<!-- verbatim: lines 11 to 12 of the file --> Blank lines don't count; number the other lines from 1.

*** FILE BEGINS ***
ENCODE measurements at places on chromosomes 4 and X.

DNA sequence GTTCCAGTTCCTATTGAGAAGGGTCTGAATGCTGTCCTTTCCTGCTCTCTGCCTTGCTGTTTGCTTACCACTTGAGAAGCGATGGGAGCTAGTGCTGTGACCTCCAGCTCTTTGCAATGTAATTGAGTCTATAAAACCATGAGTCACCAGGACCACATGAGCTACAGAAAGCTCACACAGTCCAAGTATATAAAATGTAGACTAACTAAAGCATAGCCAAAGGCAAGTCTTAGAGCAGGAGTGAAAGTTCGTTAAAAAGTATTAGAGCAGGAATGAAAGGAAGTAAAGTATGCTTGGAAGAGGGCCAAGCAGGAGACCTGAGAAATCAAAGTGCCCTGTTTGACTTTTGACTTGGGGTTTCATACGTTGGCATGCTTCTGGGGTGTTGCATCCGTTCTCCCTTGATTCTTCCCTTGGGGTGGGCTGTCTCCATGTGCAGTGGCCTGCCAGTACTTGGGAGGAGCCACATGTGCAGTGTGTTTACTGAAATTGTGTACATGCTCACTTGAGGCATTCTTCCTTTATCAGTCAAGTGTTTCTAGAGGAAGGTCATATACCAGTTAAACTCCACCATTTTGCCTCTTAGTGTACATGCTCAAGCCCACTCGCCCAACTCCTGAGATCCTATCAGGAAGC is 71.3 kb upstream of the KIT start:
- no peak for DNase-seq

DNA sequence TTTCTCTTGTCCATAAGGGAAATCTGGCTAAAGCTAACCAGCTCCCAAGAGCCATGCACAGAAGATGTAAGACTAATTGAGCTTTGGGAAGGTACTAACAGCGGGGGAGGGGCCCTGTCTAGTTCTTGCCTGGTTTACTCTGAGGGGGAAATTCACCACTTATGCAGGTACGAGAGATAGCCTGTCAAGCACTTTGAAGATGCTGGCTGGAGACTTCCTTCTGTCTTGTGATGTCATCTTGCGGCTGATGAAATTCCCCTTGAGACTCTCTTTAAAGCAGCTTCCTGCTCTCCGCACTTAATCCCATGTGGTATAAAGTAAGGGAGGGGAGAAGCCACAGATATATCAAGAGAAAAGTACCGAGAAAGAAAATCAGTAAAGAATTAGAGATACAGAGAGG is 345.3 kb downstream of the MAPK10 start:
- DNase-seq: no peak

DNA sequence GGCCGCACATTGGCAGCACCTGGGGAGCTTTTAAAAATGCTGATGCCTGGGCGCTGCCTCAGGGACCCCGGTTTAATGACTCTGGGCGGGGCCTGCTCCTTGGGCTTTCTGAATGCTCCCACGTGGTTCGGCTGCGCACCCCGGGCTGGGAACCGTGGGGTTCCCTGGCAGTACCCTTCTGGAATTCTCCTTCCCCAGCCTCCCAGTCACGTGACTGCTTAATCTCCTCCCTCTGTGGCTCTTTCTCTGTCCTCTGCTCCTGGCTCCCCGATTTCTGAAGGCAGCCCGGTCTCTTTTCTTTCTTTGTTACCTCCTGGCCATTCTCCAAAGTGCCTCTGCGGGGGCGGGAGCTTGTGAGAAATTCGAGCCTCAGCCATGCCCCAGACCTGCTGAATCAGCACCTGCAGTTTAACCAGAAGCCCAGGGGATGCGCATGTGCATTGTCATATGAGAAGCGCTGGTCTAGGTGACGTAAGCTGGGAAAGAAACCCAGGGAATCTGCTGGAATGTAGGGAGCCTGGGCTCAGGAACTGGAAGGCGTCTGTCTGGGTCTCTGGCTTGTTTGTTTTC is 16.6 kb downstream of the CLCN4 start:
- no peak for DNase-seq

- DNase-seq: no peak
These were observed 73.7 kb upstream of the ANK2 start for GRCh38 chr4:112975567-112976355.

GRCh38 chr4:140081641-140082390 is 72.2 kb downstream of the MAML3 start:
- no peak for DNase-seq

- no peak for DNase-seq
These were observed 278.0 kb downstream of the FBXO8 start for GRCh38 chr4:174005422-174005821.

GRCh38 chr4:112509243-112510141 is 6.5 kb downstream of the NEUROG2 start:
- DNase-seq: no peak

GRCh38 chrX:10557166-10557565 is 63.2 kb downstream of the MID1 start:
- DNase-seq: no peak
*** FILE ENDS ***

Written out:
- no peak for DNase-seq

- no peak for DNase-seq